[Eduardo Galeano wrote Open veins of Latin America in 1971. Venezuelan President Hugo Chávezgave United States President a Spanish copy of Open Veins of Latin America as a gift at the 5th Summit of the Americas in 2009.]

Now that I’ve tried to soften the blow, I’ll present a couple of the more dystopian realities in the book.

We have many examples of those resisting, saying “No.” Unfortunately, the corporate world has strategies and money to discredit activists, idealists, realists, those resisting, and that corporate world is now in the highest levels of government and power. They have the ability to take advantage of whatever the crises or shocks are that surround us to continue the predatory capitalism that steals public goods, and privatizes them for the benefit of and profit for a few.  This theme is thoroughly discussed in Klein’s “Shock Doctrine”. One of the most horrifying examples of fossil fuel corporate takeover of the US government, that will set back getting off our addiction to oil, is the appointment of Rex Tillerson, former CEO of ExxonMobil, as Secretary of State. I Like how she refers to the administration as “very oily”.

I’ll read a couple of paragraphs about how Exxon knew about climate change back in the 70’s [read page 67]. The immorality of this, knowing what we are now facing with climate change, is beyond words.

The worst case scenarios of the effects of climate change are scary and dystopian and based on science, not science fiction, like the oceans rising, possibly wiping out coastal cities, the excessive amounts of carbon being released by the melting glaciers, rising global temperatures, droughts, wars over food and water, millions of climate refugees and the list goes on.  Since I don’t have time here to discuss the full scope of climate change disaster I’ll refer you to the best article I’ve read recently on worst case scenarios of climate change from a July 10th 2017 article by David Wallace-Wells, in New York Magazine. The title of the article is “The Uninhabitable Earth: Famine, economic collapse, a sun that cooks us: What climate change could wreak — sooner than you think.”

For Klein’s political take on the Trump administration’s response to climate change, I want to  read 3 paragraphs from her book, more dystopian fiction come to life. [p 180]

[It includes this passage: “Climate change is not a concern for the Republican Party because a great many people in positions of power clearly think it’ll be “somebody else’s babies” who will shoulder the risks, babies who don’t count as much as their own. They may not all be climate deniers, but almost every one of them is catastrophically unconcerned.”]

In her book, Klein writes of these horrors that confront us but also shares beautiful stories. One of my favorites is her experience going to Standing Rock in North Dakota where the DAPL resistance was taking place for many months. It moved her to see the thousands of people there, camped out in tents, including Veterans, supporting the work of the indigenous community, not trying to takeover but instead learning different ways of being from Native Americans, of living off the land, surviving in freezing temperatures. They called themselves water protectors, not protesters. They were peaceful in the face of harassment by company and local security forces. Now that the pipeline has been approved and the water protectors forced off the land, it’s discouraging and disheartening but as Klein writes:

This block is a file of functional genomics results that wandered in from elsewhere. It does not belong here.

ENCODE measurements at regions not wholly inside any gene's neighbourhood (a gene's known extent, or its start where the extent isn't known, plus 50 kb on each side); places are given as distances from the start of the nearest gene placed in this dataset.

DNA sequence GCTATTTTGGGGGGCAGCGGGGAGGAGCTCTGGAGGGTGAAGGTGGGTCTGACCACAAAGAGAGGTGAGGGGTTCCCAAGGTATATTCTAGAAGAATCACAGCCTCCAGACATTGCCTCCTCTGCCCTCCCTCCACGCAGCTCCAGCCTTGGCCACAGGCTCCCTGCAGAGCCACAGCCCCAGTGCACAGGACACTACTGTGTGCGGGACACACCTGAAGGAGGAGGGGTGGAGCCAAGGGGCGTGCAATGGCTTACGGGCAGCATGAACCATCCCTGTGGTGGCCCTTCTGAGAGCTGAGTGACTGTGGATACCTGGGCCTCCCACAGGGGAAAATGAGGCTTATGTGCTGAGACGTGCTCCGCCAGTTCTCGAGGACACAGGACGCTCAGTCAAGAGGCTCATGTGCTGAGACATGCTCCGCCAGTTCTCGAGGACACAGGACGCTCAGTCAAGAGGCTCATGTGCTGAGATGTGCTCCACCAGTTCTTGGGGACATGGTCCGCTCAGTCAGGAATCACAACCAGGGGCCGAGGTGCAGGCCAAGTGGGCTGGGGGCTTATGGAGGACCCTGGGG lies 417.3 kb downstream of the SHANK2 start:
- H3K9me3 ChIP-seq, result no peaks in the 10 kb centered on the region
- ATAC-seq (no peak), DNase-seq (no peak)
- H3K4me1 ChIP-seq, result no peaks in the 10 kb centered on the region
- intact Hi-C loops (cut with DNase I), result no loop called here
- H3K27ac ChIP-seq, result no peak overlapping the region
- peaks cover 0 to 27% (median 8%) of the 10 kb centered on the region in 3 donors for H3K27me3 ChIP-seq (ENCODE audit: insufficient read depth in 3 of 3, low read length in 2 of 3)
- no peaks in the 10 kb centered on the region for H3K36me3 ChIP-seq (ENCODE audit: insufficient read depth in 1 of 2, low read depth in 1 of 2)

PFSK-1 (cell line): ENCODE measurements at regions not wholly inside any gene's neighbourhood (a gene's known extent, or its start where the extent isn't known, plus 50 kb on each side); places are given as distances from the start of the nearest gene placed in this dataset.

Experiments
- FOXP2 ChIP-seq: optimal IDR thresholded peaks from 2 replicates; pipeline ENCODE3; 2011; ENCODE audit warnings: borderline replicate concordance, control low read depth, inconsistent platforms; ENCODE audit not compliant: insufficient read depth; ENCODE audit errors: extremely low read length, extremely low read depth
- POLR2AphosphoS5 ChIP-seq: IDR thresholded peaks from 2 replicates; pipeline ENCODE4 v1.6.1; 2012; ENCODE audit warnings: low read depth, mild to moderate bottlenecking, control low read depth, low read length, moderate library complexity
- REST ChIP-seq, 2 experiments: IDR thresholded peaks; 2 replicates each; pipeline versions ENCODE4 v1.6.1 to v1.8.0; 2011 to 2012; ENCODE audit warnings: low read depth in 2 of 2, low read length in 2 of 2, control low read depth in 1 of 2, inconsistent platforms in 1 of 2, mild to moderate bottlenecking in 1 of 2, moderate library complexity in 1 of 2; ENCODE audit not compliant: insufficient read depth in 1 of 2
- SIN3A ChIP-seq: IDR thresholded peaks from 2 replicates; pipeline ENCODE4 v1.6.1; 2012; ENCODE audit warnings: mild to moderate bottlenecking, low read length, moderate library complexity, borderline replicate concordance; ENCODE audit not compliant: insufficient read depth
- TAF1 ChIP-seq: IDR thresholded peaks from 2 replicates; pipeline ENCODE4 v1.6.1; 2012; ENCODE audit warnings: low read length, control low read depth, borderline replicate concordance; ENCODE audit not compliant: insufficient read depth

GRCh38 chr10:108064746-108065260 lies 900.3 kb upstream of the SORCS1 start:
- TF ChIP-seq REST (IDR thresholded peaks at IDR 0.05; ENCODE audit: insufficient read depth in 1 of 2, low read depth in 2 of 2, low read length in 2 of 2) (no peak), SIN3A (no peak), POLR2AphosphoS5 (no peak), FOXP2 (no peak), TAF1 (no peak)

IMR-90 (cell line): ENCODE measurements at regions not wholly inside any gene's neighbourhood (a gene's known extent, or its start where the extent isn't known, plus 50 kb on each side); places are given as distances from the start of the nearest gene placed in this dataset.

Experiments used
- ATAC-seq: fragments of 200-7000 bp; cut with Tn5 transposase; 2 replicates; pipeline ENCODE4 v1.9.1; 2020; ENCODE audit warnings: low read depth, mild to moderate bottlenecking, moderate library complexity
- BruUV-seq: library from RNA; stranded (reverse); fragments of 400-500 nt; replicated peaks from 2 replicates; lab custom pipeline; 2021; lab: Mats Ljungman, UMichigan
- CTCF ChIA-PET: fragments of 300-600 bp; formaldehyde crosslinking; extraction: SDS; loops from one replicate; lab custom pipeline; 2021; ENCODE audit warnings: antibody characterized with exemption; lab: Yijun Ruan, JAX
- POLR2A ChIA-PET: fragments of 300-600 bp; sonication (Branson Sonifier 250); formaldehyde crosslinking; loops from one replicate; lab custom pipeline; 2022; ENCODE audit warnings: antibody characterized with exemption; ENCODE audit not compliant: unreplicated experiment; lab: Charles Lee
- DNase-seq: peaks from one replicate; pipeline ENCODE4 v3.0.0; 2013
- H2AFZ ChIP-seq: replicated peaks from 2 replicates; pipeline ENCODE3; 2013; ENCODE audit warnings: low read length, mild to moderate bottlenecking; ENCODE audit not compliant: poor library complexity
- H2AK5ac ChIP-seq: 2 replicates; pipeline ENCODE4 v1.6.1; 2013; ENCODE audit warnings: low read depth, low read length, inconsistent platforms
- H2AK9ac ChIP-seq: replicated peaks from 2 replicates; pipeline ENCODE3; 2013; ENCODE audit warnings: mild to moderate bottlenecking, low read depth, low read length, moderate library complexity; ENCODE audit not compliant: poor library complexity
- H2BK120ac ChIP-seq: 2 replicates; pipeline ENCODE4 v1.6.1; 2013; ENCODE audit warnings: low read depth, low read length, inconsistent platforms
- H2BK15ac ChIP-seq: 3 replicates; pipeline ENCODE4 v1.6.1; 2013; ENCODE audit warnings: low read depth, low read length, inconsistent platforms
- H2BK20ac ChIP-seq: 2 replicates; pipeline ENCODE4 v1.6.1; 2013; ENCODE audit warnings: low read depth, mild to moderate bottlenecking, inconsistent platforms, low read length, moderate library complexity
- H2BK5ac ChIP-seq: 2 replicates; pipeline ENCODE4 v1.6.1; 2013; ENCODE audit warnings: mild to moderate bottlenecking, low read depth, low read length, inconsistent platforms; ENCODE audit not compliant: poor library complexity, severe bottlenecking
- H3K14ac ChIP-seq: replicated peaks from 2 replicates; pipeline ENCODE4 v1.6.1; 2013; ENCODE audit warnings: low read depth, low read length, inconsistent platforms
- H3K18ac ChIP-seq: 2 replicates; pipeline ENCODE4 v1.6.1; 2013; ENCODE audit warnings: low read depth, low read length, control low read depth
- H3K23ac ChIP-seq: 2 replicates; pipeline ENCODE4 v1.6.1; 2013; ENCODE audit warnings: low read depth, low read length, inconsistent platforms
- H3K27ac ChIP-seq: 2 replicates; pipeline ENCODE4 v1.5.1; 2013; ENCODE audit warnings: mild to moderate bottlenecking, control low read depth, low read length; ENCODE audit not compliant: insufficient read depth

“It does not erase the profound learning that took place during all those months on the land. The modeling of a form of resistance that, with one hand, said no to an imminent threat and, with the other, worked tirelessly to build the yes that is the world we want and need.”

My other favorite story is about her taking her 4-year-old son Toma to the Great Barrier Reef when she went to Australia to accept the peace prize. Klein’s dilemma as a parent is how much to talk to her son about the scariness of climate change. She decided to focus on the still living, beautiful parts of the reef, not the bleached and dead coral that is a result of warming temperatures. She went with her son and partner, Avi Lewis, snorkeling. Her 4 y/o saw vibrant colors of fish and coral and Nemo. It was pure bliss for him, she said. Naomi realized that her son needed to see the beauty of the Great Barrier Reef. To protect something, you have to fall in love with it first.

Klein is a great story teller and story telling is such an important way to affect change.

Before I close I want to mention a few local organizations that are working in the area of environmental protection that we all can support. El charco del Ingenio, the botanical gardens, is a strong voice in the community against development projects that pose risks to, especially, our waterways. Their mission statement includesto “maintain a botanical garden dedicated to the conservation and study of regional flora and ecosystems, with a primary focus on environmental education.” It’s a good place to walk and fall in love with nature. Caminos de Agua, another local organization, does water testing for flouride and arsenic in SMA communities and assists communities surrounding SMA with building rain harvesting cisterns. They have made ceramic filters to filter bacteria out of the water and are working on filters for arsenic and fluoride. CEDESA in Delores Hidalgo has been around for more than forty years helping campesinos live sustainable and healthy lives by teaching them how to build dry toilets, stoves that burn less wood, organic gardens, and use plants to clean grey water. These are among the many educational opportunities CEDESA provides.

These local organizations are saying “yes” to building a sustainable and just alternative.

The way Klein moves us through her book from what we face in real time to worst case scenarios to how things could get better encompasses the full reality we face. It is up to us where the future leads us. Will we create a kinder, caring world? Will there be enough of us? Is it too late?  To end her book, “This Changes Everything: Capitalism vs the Climate”, Naomi asks “History knocked on your door, did  you answer? That’s a good question for all of us.” She also likes to quote a saying from the French left: “save pessimism for better times.”  Thank You!!!